A completely different pastel from all the others we covered so far is the oil pastel.
Instead of relying on pigment, chalk, and gum arabic to form the stick, oil pastels use the following ingredients:
This creates a pastel that will provide much more painterly strokes than that of a hard or even soft pastel.
In addition to making a completely different stroke types, oil pastels won’t blend easily.
Oil pastels are best suited for expression or larger scale pieces. Trying to do detailed work with an oil pastel can be near impossible given the form factor.
To add another dimension to this medium, if you come from an oil painting background, you can still use turpentine or odorless mineral spirits to manipulate this medium and create stunning washes or effects.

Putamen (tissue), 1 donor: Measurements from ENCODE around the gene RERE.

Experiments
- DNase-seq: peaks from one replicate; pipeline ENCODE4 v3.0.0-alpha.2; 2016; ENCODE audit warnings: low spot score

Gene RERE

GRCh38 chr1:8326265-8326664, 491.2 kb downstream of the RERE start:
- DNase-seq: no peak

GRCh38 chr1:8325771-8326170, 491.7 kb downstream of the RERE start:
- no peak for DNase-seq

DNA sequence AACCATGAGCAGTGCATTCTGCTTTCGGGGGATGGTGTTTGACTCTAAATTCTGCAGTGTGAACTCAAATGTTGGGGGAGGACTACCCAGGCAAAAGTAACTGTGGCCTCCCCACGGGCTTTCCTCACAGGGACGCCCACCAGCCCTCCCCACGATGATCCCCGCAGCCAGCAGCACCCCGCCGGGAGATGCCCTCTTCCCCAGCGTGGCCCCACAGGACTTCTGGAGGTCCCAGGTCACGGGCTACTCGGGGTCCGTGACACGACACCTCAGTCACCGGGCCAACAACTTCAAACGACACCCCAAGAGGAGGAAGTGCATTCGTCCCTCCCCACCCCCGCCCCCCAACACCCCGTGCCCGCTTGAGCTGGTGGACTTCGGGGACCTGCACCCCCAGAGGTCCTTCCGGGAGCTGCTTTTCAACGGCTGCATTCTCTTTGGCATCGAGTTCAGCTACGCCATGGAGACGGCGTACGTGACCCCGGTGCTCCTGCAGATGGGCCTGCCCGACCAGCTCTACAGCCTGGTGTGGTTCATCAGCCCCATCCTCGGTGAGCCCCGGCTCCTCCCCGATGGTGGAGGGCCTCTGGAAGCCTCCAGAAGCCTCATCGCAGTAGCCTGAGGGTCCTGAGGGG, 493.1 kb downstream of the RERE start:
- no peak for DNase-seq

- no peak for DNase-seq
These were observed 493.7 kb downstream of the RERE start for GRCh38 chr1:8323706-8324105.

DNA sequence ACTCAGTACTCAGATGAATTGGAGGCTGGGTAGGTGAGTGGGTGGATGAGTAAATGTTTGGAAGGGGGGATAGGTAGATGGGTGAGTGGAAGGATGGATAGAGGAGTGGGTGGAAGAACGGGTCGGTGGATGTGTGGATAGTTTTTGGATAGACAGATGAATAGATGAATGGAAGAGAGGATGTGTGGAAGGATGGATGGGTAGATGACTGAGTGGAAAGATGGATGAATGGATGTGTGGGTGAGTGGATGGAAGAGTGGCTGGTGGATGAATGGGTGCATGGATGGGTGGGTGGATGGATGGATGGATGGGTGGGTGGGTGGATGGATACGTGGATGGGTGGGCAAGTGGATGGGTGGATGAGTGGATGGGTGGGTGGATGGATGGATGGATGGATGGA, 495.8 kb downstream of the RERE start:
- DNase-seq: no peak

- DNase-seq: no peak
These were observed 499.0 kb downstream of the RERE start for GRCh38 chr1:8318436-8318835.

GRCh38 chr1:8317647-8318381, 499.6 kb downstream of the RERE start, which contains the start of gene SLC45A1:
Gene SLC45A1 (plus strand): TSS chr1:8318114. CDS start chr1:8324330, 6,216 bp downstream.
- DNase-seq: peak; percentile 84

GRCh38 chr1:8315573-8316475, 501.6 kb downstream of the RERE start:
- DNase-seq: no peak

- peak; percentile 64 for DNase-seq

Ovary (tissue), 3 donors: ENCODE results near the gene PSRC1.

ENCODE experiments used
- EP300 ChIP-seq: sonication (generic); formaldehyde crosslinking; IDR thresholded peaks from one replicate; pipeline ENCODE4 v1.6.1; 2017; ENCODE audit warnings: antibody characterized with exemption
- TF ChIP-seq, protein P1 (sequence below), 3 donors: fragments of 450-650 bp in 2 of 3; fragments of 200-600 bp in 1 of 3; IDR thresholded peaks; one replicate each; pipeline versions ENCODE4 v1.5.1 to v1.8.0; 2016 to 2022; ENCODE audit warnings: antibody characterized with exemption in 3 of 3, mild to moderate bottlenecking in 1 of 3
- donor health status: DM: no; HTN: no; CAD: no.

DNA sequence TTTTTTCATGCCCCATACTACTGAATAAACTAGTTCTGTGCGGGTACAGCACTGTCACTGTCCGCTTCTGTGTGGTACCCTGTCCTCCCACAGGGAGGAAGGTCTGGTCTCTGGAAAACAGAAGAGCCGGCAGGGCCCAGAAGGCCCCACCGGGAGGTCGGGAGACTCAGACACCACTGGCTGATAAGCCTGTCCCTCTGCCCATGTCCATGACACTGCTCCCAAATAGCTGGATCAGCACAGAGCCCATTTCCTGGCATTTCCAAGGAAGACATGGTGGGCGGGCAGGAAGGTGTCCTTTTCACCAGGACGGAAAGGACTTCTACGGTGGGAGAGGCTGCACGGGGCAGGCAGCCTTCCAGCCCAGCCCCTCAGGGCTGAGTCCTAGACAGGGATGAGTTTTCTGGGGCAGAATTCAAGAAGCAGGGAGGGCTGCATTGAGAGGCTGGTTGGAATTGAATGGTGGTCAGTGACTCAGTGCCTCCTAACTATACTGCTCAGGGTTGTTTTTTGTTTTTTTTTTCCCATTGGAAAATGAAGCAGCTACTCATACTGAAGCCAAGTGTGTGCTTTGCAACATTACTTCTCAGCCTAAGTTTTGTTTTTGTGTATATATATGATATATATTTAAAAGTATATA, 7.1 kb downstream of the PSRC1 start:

Water Soluble Pastels
Rather than being encased in wood like a watercolor pencil, water soluble pastels look nearly identical to crayons.
As you would guess, when using these pastels, you can simply add a bit of water and brush the pigment to your desired effect or wash.
Working With Pastels
Now it’s one thing to talk about what pastels are, but it’s another to understand what to expect and how to get the most out of them.
Depending on the type of pastel that you are interested in trying out, there are a few key things to know when working with pastels…
Like watercolor paints, pastels need a certain type of paper in order to really showcase their strengths.
Pastel paper will have the right amount of tooth for the pastel to latch on to, while also giving you enough give in order to blend the colors to desire.
While it might be tempting to use watercolor paper or drawing paper when using pastels, go with a true pastel paper (at least for the very first time).
This way you can see how pastels are intended to work on their preferred surface.
With non-oil pastels, all the blending is done directly on the surface.
There is no separate palette or mixing tray that you use in order to dial in the color of choice.